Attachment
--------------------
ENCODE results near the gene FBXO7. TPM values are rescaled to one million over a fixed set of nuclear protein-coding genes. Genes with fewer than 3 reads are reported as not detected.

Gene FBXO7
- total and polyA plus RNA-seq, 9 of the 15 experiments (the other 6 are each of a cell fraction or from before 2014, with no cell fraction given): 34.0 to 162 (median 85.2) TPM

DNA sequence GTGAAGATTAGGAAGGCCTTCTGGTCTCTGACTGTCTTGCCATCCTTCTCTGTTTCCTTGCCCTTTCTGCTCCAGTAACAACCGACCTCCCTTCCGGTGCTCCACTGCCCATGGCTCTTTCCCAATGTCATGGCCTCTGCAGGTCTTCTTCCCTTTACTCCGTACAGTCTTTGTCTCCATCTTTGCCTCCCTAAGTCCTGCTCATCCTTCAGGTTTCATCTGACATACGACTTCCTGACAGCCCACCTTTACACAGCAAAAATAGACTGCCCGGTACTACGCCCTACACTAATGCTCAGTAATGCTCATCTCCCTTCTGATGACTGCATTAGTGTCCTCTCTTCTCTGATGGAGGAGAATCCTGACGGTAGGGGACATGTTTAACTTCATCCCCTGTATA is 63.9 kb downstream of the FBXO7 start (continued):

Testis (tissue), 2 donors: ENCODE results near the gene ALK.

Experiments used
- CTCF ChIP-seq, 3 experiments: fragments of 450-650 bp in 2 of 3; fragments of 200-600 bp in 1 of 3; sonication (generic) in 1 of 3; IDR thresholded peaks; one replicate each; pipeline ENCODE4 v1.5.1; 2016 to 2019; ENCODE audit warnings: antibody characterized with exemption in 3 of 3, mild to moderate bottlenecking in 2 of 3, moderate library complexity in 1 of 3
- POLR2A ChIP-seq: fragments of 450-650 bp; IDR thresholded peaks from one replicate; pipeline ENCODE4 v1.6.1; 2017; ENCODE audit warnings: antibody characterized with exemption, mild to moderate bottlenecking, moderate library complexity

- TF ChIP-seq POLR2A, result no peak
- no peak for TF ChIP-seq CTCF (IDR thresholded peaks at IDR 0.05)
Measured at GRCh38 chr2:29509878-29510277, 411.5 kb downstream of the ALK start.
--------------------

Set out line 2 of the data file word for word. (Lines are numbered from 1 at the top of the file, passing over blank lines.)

Gene FBXO7